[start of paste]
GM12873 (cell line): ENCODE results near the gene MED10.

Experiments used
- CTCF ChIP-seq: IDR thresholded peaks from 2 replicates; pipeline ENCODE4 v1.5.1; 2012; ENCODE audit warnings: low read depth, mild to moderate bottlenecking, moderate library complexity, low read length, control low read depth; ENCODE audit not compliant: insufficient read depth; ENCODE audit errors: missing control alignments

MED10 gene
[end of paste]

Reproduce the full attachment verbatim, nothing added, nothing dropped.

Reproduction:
GM12873 (cell line): ENCODE results near the gene MED10.

Experiments used
- CTCF ChIP-seq: IDR thresholded peaks from 2 replicates; pipeline ENCODE4 v1.5.1; 2012; ENCODE audit warnings: low read depth, mild to moderate bottlenecking, moderate library complexity, low read length, control low read depth; ENCODE audit not compliant: insufficient read depth; ENCODE audit errors: missing control alignments

MED10 gene